An official website of the United States government
Here's how you know
A .mil website belongs to an official U.S. Department of Defense organization in the United States.
A lock (lock ) or https:// means you’ve safely connected to the .mil website. Share sensitive information only on official, secure websites.

Tiny fish swims off the endangered species list

  • Published
  • By Aneta Veedmont
  • AFIMSC Public Affairs

A decades long partnership between the Department of the Air Force and the U.S. Fish and Wildlife Service has brought one tiny Florida fish back from the brink of extinction. 

The Okaloosa darter, a two-inch perch-like fish found only in the streams at Eglin Air Force Base, Florida, was removed from the federal list of Endangered and Threatened Wildlife June 28 thanks to the dedication of dozens of partners during the 30-plus-year conservation effort.   

“We are very proud of this remarkable accomplishment and grateful for everyone’s contribution in the recovery of the Okaloosa darter,” said Col. Paul Fredin, acting director of the Air Force Civil Engineer Center Environmental Management Directorate. “Our conservation mission continued as the Air Force’s environmental program kept evolving and expanding to protect our nation’s natural resources and military mission.”

AFCEC’s Environmental Management Directorate, part of the Air Force Installation and Mission Support Center, assists base-level environmental experts with the planning, programming, budgeting and execution of installation natural resources requirements. The AFIMSC team ensures DAF installations have the necessary expertise, resources and support to balance environmental stewardship with the needs of the Air Force mission.  

The Okaloosa darter was placed on the Endangered Species list in 1973, after the population dramatically shrunk and faced extinction due to habitat loss. Stream siltation from Eglin’s unpaved range-roads, reduced vegetative cover on testing ranges, improperly placed culverts and temperature changes had a direct effect on habitat destruction. 

Eglin’s environmental professionals partnered with USFWS to map an Okaloosa Darter Recovery Plan in the early 1990s, leading the way for species recovery through aquatic monitoring, erosion control and wildfire management measures.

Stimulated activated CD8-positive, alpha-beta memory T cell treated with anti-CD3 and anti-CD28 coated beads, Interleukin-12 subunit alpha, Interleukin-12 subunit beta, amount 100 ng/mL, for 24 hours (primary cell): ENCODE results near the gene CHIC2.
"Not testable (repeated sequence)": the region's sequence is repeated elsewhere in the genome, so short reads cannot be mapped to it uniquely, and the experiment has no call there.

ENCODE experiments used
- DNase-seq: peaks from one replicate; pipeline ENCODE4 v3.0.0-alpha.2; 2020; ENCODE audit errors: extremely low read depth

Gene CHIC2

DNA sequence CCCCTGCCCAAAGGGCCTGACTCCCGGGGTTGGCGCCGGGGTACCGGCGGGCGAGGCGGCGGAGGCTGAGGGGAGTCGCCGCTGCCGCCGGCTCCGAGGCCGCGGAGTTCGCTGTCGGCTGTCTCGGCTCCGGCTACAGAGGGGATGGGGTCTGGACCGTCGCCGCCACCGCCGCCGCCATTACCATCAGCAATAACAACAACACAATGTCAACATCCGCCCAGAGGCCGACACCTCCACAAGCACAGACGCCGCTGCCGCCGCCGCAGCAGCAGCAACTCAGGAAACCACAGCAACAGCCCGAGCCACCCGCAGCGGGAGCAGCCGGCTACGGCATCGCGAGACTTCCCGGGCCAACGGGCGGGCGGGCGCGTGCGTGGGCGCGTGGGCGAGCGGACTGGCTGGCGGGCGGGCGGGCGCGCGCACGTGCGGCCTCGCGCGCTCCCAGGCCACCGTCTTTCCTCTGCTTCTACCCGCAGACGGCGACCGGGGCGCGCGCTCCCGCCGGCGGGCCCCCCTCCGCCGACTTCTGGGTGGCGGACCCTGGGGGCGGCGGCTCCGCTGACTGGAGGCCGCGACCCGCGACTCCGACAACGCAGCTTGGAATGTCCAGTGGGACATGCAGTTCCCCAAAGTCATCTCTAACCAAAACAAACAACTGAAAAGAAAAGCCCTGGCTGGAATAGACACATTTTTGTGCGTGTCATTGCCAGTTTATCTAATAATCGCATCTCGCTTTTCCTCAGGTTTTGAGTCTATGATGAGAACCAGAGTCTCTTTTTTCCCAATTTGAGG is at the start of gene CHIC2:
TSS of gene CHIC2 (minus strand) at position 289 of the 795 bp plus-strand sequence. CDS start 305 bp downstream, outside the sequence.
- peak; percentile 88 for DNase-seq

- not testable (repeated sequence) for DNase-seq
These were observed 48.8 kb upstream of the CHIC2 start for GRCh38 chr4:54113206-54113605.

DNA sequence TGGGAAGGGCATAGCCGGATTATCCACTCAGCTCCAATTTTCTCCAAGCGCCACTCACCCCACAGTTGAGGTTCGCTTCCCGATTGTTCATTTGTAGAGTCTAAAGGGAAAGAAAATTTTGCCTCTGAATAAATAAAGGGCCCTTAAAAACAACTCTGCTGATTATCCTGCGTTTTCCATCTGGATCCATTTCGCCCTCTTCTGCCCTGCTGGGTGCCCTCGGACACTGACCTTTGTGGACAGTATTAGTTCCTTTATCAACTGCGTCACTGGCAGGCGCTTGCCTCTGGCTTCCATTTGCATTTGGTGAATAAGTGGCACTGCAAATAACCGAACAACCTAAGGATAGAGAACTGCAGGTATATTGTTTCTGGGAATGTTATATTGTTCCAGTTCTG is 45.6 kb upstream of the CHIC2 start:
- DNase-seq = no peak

Bruce Hagedorn, Eglin Natural Resources chief and one of the professionals who started the Okaloosa Darter Recovery Plan 30 years ago, said it is extremely satisfying to see the project through to completion. 

“When I joined the team in early 1990s, we couldn’t imagine getting the species off of the list, and now we are there,” he said. “I swore I would not retire until the fish got delisted.” 

The species recovery, according to Hagedorn, is the result of tireless efforts of many past and present employees who contributed “blood, sweat and probably a few tears.”

“I’m extremely proud of the team and how we all stayed focused over the years. But even more personally, it means that now I can retire if I want to,” he joked. 

Air Force installations like Eglin AFB are home to 123 of the more than 2,000 species on the USFWS’s endangered species list, with habitats spanning various landscapes across nine million acres at 54 installations. 

The Okaloosa darter recovery is a perfect example of how improvements to natural and built infrastructure in support of the military mission can contribute to the recovery of an endangered species, said Karla Meyer, Air Force natural resources subject matter expert at AFCEC.  

“Through AFCEC-supported integrated natural resources management plans and close partnerships, our environmental team helps installations protect a diverse range of at-risk species, from the Okaloosa darter and red-cockaded woodpecker at Eglin to the Sonoran Pronghorn found on a tactical range near Luke Air Force Base (Arizona),” she said.

Part of the AFCEC Environmental Management Directorate Installation Support Section, stood up in 2012 to centralize and standardize environmental support to all Air Force installations, assisted Eglin’s team of biologists in their restoration efforts by developing budgets and addressing programming issues. 

 “At AFCEC, we help advocate for Air Force installation projects, such as those at Eglin, so the base can move their environmental projects forward while keeping the mission going,” Meyer said.

The assistance AFCEC’s team provides can help installations develop plans, review contracts, find execution agents and acquire funding. At Eglin, that support enabled infrastructure and environmental projects such as road and drainage repairs to eliminate runoff contamination of the six creeks where the Okaloosa darter is found, in addition to vegetation planting to minimize stream erosion.

The team’s recovery efforts prompted the USFWS to downlist the Okaloosa darter to threatened in 2011. The Service proposed to remove the species from federal protection in 2021 when the population skyrocketed to more than 600,000 darters. The Okaloosa darter is the first fish that exists exclusively on Department of Defense land to have been delisted and the fourth recovered species on Air Force-managed land. 

“The milestone we are celebrating reinforces the importance of the Air Force’s partnerships with federal, local, state and private citizens,” Meyer said. “These relationships protect our natural and cultural resources and keep the Air Force mission in flight.”